Microsoft is spending resourcestaking down botnets (via HNTV). I’m happy for this decision, as Microsoft does have the ability to provide a lot of knowledge regarding how botnets misuse their operating systems.
Want to hack Android phones? Just use malicious QR codes (and put them up on posters in various areas; people love clicking on things they shouldn’t), or put out an app which has Internet access permissions and read a lot of HTC logs. Right now, cell phone security is almost nonexistent. People assume that they don’t need any kind of security, and that nothing bad could happen—it’s just a phone, right? An analogy that I saw was that cell phone security is approximately at Windows 98 levels. As I said, almost nonexistent.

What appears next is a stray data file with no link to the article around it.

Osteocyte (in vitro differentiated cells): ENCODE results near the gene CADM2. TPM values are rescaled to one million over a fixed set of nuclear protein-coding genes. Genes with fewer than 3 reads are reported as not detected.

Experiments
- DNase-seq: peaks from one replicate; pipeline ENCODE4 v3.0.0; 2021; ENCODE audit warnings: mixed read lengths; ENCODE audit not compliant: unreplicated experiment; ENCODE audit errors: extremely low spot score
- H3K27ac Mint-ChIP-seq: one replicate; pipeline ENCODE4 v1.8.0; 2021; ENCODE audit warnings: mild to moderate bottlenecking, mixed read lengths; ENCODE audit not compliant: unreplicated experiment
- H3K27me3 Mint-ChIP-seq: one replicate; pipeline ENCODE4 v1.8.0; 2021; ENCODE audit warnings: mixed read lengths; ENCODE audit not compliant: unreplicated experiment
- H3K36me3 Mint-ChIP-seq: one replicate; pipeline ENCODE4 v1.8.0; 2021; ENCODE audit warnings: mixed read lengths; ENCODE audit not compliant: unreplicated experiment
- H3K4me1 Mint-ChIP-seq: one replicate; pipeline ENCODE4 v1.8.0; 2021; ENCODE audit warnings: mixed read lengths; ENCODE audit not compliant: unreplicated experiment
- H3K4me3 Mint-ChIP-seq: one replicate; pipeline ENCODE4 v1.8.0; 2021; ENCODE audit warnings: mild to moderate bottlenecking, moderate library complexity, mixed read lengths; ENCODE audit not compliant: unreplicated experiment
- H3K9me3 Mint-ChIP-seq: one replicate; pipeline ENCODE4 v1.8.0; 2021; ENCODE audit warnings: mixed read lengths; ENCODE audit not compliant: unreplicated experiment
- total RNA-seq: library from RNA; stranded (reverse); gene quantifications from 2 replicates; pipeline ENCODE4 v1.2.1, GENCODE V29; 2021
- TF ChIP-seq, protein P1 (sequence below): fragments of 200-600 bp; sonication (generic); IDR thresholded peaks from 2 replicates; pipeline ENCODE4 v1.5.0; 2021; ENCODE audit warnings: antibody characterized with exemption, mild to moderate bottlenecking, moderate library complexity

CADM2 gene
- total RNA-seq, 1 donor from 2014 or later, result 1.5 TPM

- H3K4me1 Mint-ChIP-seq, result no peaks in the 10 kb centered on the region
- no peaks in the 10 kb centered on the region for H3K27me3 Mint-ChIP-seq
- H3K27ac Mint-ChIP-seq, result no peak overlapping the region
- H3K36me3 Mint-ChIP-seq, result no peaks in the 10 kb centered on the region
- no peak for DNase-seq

What happens when a government designs a Trojan Horse? Yukabacera at The Daily WTF forums describes the Bundestrojaner. I have not yet read the Computer Chaos Club’s report (in German), but I look forward to it. It sounds like the type of thing we should all be afraid of: when governments build backdoors into applications or try to get their own code in to spy on people, what prevents bad guys (assuming that government officials themselves aren’t bad guys or don’t abuse their power to spy on plumbers) from hijacking that same code? The existence of a vulnerability is scary enough, and unlike private vulnerabilities, the government may deem this one “necessary,” meaning that people couldn’t remove it.